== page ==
“Something like that.”
“And you wanna play a different role?”
Colin shrugged and quickened his pace. He ran his fingers through his hair, and Amy couldn’t help but feel that was his way of saying his dream role was far from his current one.
“Let me guess, a superhero?” she asked. “International spy?”
Colin chuckled and shook his head.
“Just, something different than what I’m doing now,” he replied. “But… that won’t happen.”
“I’m sure someone would hire you,” Amy said, giving him a small smile. “What, with all your adoring fans, you’d at least get cast as an extra somewhere, right?”
Colin rolled his eyes, but his smile didn’t disappear as he gave her a light shove.
“You probably think you’re really funny, huh?”
“In my next life, I could be a comedian,” Amy replied with a toss of her ponytail.
They walked in silence, and luckily Colin started walking a little faster. Amy paused a few times as they passed a few fields with flowers or when they saw a sheep grazing and she wanted to take a few pictures. It was a little unnerving that he was just walking silently. And waiting for her. And she could feel him watching her. Amy was starting to wonder if she should start a conversation.
“So… do you think you’ll ever leave your job?” she asked.
And then mentally kicked herself. It probably wasn’t the best conversation starter.
“Over my dad’s dead body,” he replied after a pause. “He’s an executive at the network.”
“If he knew you didn’t like your job, would he really make you stay?”
“As long as it generates a profit, yes.”
“Are we trying to go into my father issues now?” he joked.
Amy flushed, and Colin cleared his throat. She thought about changing the subject, but they were already almost to the ferry. She paused, pretending to take a picture of the empty gravel parking lot. With a worn down shed and an ancient dock extending from behind the dumpster, it wasn’t exactly a postcard picture. The ferry was drifting towards them, and Amy guessed they only had about five minutes to wait. She checked her watch.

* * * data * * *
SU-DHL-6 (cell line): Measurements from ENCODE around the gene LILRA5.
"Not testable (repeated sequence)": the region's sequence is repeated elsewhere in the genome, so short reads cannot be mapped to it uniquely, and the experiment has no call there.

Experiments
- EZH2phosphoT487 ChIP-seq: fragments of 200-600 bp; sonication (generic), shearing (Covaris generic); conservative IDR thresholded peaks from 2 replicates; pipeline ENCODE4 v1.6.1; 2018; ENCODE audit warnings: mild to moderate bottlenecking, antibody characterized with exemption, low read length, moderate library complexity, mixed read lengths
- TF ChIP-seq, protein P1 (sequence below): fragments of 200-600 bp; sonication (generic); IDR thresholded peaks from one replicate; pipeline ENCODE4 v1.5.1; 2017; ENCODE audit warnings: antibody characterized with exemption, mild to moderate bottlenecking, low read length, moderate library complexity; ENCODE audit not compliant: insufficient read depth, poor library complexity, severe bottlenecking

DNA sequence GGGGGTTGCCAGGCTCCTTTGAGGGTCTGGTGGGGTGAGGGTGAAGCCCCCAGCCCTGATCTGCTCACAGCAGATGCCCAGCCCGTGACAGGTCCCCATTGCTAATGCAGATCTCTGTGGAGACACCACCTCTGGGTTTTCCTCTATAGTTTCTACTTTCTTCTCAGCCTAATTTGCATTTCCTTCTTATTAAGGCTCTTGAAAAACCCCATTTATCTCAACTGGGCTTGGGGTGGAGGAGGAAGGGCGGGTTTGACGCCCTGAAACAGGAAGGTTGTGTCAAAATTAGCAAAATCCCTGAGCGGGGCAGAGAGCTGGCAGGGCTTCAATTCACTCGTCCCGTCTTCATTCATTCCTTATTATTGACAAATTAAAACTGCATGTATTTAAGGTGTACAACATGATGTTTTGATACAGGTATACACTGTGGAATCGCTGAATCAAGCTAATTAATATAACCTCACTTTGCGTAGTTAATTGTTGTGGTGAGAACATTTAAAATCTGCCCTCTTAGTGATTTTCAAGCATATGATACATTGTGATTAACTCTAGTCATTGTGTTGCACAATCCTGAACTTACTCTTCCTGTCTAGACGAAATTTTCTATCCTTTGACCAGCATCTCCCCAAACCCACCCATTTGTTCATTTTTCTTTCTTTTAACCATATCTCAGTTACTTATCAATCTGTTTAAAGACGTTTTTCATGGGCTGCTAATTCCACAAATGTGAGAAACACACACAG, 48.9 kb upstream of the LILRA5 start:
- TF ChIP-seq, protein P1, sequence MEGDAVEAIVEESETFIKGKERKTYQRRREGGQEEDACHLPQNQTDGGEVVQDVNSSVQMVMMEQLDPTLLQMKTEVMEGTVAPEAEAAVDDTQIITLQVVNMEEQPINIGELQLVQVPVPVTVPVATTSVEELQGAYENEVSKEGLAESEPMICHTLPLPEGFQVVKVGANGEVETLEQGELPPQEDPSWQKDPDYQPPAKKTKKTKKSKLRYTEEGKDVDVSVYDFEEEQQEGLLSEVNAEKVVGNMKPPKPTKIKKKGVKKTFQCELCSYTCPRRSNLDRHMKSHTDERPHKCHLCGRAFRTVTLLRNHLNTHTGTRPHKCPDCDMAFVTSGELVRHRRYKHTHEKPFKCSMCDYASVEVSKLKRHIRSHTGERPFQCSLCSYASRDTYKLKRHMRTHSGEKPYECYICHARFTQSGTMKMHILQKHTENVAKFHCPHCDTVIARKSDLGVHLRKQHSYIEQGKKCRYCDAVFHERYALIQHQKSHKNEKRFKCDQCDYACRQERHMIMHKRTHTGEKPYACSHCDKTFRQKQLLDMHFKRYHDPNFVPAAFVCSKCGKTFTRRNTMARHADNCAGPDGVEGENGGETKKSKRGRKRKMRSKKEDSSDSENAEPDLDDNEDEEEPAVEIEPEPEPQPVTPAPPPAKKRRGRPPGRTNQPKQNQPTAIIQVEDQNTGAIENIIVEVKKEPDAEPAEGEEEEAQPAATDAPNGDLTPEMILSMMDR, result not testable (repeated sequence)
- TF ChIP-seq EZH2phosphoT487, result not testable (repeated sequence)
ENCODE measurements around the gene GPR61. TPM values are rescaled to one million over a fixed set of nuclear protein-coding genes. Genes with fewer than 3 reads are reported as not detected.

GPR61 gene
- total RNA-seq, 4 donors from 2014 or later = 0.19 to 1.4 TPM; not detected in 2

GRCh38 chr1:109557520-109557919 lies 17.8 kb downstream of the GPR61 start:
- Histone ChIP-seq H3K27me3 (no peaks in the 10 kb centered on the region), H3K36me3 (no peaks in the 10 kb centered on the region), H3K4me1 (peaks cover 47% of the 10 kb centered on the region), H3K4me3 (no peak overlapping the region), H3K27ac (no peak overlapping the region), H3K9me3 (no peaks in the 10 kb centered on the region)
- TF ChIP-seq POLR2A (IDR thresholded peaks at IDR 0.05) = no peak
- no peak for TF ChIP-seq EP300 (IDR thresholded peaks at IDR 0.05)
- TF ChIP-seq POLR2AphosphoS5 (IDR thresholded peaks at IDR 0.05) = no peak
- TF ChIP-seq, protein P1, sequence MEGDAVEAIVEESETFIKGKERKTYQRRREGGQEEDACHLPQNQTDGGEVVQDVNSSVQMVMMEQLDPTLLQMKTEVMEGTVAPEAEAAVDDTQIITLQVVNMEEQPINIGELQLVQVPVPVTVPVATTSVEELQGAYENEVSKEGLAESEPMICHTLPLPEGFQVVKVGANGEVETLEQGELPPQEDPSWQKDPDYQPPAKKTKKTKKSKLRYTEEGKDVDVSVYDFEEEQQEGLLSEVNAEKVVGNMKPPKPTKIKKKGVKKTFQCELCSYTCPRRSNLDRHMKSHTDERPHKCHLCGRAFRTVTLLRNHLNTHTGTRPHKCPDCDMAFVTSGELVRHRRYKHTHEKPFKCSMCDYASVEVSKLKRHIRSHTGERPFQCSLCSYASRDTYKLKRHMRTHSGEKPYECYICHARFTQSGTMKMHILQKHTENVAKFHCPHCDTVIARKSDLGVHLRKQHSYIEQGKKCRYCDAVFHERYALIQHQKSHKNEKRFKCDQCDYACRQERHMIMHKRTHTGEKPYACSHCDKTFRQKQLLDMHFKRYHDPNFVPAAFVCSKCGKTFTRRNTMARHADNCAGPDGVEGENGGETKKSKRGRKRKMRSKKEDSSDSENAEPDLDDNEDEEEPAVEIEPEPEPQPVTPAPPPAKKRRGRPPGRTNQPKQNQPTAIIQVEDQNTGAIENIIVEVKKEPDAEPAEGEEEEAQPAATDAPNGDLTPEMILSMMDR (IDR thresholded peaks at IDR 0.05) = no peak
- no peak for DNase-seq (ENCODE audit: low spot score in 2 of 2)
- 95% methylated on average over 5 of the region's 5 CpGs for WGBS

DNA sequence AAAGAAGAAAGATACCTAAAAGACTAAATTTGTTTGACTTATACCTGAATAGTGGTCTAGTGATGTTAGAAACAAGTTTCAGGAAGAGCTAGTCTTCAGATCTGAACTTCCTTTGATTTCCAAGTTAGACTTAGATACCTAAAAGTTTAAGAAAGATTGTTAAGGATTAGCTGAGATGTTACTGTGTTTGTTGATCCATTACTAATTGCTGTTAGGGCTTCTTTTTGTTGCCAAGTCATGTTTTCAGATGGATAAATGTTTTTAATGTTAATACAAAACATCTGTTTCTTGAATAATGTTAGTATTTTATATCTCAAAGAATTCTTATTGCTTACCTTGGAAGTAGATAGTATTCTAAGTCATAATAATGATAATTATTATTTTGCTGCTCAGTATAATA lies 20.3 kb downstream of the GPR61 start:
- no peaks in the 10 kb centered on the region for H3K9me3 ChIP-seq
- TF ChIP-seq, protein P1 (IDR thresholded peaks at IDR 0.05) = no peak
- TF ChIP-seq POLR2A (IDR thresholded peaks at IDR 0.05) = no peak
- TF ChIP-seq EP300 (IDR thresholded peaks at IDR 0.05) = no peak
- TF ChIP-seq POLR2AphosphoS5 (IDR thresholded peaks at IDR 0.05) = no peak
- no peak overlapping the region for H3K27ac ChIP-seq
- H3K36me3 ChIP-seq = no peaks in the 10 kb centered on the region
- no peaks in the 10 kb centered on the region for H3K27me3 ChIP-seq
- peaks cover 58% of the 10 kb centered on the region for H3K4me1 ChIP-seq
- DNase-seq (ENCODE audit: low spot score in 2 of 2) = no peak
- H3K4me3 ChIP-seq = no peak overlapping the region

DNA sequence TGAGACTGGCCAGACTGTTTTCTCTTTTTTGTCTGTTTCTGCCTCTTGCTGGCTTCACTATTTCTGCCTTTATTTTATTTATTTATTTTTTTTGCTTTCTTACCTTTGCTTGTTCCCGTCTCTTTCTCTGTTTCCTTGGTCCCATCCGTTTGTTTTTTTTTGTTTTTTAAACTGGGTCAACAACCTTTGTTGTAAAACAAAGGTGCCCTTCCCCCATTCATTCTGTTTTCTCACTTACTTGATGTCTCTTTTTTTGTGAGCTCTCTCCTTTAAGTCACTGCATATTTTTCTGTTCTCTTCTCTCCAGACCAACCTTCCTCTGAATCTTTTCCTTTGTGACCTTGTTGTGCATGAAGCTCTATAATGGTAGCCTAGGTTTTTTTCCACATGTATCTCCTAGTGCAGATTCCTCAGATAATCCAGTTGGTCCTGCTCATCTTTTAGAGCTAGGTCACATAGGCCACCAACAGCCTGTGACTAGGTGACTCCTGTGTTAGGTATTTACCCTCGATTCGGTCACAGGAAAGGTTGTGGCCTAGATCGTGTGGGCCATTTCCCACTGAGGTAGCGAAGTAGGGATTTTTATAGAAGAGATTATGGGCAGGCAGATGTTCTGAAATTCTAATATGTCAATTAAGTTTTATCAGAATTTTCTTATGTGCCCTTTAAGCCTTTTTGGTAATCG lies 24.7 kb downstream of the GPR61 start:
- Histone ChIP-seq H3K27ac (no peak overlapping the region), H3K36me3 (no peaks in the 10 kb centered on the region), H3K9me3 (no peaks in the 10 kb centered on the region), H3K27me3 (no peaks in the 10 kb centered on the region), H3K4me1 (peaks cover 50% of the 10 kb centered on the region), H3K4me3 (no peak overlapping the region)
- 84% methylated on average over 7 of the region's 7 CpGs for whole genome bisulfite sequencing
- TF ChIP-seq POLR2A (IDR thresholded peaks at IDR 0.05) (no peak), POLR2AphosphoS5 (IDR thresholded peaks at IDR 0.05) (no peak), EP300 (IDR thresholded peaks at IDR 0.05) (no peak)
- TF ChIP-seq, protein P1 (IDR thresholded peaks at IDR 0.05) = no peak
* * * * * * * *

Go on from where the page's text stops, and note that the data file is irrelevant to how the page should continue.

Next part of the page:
“See?” Colin said with a proud smile. “We’re just in time.”
“Yeah, I never thought it was possible to walk an hour’s distance in twice the time,” Amy retorted.
“I wasn’t the one stopping to take pictures every two seconds.”
“I only stopped so much because you were going so slow.”
Colin and Amy glared at each other for a moment before breaking into chuckles. Amy just shook her head.
They boarded the ferry as soon as it docked, and soon they were leaning against the rails as it slowly departed towards the mainland. Amy felt the wind whip through her hair. She closed her eyes and took a deep inhale of the sea air. She turned to glance at Colin. He jumped and looked away quickly.
“Your hair is in my face,” he said quickly, brushing his hands over his eyes.
He shrugged in response and looked out towards the ocean. The ferry slowly rocked side to side, and Amy couldn’t help but feel lulled by it.
“So… what’s your dream role?” she asked.
He looked over at her and shrugged.
“You have to have something you’re dying to play,” she said.
He adjusted his cap to cover more of his forehead. She guessed that was his way of saying he wasn’t going to share it with her. She turned her gaze towards the ocean. If he didn’t want to talk to her, that was fine, she reasoned. She was only spending time with him because she felt sorry for him. She cleared her throat.
Colin didn’t say anything to her until they were walking towards Oban.
“You’re going to laugh at me,” he said suddenly.